Dalton Highway Riding Gear

Discussion in 'Equipment' started by kbcrunchy, Jan 2, 2019.

  1. enumclaw

    enumclaw I just....don't know

    Joined:
    Dec 3, 2008
    Oddometer:
    962
    Location:
    Outer fringes of the Puget Sound Region
    I wore my Roadcrafter the whole trip. It's never been the same :lol3, but I still wear it.

    My son and I learned to wear the mosquito nets under our helmets. No fussing around when you have to stop.
    #21
  2. Jimbobvfr

    Jimbobvfr Jimbob

    Joined:
    Sep 20, 2012
    Oddometer:
    177
    Location:
    Just south of the ATL
    HaHa Enumclaw. I'm just learning about CornerGas - good wholesome fun.
    I like the underthe helmet net thing, was the mesh on your forehead a problem?
    A few years ago, I had multiple mossy bites on my forehead. Over 700km the Arai helmet chewed it too bits. Multiple bandaids fixed that, but still painful.
    #22
  3. levain

    levain STILL Jim Williams Supporter

    Joined:
    Oct 29, 2005
    Oddometer:
    10,720
    Location:
    vermont
    You guys are making me wonder why anyone makes this trip:lol3:lol3:dunno:dunno
    #23
  4. Bigbore4

    Bigbore4 Long timer

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    Oct 21, 2010
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    2,081
    Location:
    Andover MN USA
    ^^^^
    Its The ADVENTURE!

    I often wonder what ill would befall the world if all them blood suckers just dropped dead.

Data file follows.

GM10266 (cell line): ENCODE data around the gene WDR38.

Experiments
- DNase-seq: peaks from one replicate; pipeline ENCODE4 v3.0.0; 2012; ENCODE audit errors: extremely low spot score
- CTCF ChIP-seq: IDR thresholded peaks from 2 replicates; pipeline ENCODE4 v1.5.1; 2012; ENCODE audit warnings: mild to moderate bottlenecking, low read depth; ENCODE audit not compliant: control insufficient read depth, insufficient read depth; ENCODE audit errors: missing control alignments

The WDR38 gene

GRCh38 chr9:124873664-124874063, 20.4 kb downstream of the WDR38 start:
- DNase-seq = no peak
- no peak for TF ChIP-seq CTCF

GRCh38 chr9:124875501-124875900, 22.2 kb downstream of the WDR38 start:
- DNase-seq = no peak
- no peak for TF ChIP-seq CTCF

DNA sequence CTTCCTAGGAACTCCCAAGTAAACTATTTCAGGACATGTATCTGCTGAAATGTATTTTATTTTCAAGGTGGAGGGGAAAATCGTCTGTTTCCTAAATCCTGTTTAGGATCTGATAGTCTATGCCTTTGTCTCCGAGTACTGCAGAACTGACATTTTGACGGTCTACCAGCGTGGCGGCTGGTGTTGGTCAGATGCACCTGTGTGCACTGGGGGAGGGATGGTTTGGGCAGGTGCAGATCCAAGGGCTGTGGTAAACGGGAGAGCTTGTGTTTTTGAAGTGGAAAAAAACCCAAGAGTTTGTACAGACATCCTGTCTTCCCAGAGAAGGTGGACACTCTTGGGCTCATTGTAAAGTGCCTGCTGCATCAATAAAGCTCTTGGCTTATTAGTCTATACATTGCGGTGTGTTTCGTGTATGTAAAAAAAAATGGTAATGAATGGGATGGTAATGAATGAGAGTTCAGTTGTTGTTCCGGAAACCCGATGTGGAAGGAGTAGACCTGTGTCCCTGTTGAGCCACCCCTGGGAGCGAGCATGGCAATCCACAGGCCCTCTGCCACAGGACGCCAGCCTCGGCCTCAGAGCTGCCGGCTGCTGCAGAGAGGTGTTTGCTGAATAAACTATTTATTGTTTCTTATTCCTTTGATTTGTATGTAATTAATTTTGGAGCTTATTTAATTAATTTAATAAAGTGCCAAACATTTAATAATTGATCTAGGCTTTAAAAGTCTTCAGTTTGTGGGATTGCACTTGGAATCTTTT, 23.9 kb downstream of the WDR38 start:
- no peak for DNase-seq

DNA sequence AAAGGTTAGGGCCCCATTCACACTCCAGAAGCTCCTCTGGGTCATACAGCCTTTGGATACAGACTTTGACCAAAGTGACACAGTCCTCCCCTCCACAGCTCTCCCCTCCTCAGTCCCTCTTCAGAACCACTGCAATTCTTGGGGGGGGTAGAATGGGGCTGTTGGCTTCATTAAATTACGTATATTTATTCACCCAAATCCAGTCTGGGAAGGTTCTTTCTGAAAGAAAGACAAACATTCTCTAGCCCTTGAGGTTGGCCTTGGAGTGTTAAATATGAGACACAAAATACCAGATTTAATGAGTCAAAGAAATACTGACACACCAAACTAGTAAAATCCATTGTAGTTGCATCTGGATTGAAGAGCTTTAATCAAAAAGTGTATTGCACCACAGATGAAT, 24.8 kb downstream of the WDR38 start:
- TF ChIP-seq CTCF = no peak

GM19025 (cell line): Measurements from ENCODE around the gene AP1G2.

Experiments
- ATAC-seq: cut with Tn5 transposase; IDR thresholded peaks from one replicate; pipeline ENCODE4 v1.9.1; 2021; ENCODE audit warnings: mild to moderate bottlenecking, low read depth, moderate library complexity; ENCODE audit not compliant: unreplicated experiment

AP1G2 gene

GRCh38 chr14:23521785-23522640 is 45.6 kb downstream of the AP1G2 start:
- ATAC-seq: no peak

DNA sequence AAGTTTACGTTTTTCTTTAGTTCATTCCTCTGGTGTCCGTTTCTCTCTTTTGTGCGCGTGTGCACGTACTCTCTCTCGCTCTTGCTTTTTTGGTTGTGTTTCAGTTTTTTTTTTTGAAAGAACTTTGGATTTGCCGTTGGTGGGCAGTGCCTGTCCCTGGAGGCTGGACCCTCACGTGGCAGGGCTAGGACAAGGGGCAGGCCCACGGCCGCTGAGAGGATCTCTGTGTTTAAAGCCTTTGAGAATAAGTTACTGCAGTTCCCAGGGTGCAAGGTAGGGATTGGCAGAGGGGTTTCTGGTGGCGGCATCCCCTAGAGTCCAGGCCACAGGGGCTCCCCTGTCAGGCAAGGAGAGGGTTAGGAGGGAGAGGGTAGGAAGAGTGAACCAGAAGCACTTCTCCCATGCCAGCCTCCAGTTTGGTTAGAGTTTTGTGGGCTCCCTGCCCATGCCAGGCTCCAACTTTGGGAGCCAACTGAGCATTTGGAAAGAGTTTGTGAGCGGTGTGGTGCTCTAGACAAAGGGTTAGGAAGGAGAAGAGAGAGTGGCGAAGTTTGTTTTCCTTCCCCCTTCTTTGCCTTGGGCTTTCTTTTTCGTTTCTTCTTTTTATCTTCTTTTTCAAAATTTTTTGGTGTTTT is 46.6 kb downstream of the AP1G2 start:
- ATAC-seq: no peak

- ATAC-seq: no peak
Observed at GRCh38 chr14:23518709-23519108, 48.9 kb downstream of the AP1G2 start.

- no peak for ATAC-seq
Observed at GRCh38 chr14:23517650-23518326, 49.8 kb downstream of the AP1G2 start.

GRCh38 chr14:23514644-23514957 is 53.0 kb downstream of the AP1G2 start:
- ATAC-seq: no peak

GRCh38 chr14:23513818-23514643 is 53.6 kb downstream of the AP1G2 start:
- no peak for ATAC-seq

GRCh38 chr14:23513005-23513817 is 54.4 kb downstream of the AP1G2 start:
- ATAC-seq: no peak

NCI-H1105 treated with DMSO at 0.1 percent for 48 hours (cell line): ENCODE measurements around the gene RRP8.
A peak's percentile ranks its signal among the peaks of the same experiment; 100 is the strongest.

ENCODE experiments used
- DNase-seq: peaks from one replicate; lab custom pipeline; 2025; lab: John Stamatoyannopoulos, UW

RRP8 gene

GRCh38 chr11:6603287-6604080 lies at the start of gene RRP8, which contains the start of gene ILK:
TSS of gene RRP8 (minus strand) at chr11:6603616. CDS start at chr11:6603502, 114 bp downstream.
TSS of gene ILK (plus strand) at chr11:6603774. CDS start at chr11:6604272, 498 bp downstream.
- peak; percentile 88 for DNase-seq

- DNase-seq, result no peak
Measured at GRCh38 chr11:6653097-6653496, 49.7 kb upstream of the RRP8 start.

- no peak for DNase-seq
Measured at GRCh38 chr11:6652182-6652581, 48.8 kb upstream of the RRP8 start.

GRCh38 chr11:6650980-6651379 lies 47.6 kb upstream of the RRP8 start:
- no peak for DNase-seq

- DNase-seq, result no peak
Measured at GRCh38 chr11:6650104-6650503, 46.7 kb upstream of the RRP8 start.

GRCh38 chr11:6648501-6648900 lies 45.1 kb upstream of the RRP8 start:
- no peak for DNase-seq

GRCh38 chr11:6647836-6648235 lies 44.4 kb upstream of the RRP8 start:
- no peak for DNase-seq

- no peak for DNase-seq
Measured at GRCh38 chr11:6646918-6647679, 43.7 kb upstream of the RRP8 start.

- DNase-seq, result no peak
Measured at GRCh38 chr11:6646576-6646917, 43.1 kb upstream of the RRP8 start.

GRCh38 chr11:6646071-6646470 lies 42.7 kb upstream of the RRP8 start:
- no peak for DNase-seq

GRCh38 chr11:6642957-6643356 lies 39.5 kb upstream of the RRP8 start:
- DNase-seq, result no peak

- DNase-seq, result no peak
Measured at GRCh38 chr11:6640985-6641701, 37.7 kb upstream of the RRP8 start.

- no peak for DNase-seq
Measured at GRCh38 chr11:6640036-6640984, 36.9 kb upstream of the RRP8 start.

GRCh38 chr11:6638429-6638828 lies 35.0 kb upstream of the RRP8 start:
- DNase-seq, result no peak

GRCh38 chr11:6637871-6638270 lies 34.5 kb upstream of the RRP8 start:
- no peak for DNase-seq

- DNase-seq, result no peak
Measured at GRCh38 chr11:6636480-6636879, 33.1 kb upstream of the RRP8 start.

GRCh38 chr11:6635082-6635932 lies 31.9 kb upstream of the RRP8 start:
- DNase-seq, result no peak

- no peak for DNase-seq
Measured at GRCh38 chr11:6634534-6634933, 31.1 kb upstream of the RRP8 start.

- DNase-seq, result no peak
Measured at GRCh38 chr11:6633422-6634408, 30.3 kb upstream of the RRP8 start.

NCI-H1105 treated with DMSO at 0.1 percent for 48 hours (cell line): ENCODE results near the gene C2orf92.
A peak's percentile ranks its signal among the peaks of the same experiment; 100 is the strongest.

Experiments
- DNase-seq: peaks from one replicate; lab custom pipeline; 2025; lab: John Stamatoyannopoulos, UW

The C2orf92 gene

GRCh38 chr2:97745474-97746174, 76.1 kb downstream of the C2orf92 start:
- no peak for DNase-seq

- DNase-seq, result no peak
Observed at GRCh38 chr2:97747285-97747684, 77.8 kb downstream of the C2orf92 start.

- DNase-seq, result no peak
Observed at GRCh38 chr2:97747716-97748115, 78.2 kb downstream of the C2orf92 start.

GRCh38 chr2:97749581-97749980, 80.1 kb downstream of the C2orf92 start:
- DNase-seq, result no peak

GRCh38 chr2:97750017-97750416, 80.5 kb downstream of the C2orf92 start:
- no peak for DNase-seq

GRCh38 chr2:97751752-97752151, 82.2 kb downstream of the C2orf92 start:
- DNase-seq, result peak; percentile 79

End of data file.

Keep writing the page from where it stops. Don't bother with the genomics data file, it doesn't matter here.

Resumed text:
#24
  5. enumclaw

    enumclaw I just....don't know

    Joined:
    Dec 3, 2008
    Oddometer:
    962
    Location:
    Outer fringes of the Puget Sound Region
    Never even knew they were there. Just sat there on the bikes at the construction stops, smugly proud we had beat the incessant little bastards. :lol3
    #25
  6. Janus9

    Janus9 Been here awhile

    Joined:
    Oct 23, 2016
    Oddometer:
    637
    I would definitely be able to cover up from head to toe, hands included.

    If you have to fix a flat or fix your bike on the side of the road or cook outside while camping, it would be unbearable if you couldn't cover up from the mosquitoes, if they are out.



    #26
    thirsty 1 likes this.
  7. levain

    levain STILL Jim Williams Supporter

    Joined:
    Oct 29, 2005
    Oddometer:
    10,720
    Location:
    vermont
    Like I said:imaposer:imaposer:imaposer
    #27
  8. rider1150gsadv

    rider1150gsadv Long timer

    Joined:
    Oct 6, 2003
    Oddometer:
    10,293
    Location:
    Ft Likkertail , USA
    I remember coming out of Prudhoe and having to stop for a construction zone.
    The road worker comes out of her truck, and she was immediately swarmed and I actually saw her outline in the cloud of skeeters like you do in cartoons. She was apparently wearing some serious bug spray as she didn't get nailed. I on the other hand was surrounded instantly but safe as long as I kept my visor shut, which I did. She took pity on me and let me through without a pilot truck. We both had a chuckle out of the whole experience though... Those skeeters are more serious than in the Everglades...:eek7
    #28
    stoney4vida likes this.
  9. pdoug

    pdoug n00b

    Joined:
    Nov 10, 2009
    Oddometer:
    6
    Location:
    Anchorage AK
    Revitt suit, liners, Sidi boots, two pair of gloves (waterproof) modern material base liners, no cotton, good socks and a credit card.
    #29
  10. Gordon

    Gordon MC Rider Supporter

    Joined:
    Apr 15, 2012
    Oddometer:
    1,175
    Location:
    Ohio
    Aerostich Road Crafter Two Piece the entire time on the Dalton as well as the Dempster. A good Deets Mosquito Repellent works just fine to keep the blood suckers at bay. Danher Workman Boots well oiled Gerbing Heated Jacket liner paired with Gerbing Heated Gloves. It is cold up north. I also wear a pair of Smart Wool Medium Weight Long underwear and a pair of Smart Wool Socks every day. That right there is how I roll. IMG_1731.JPG
    #30
  11. rtcoker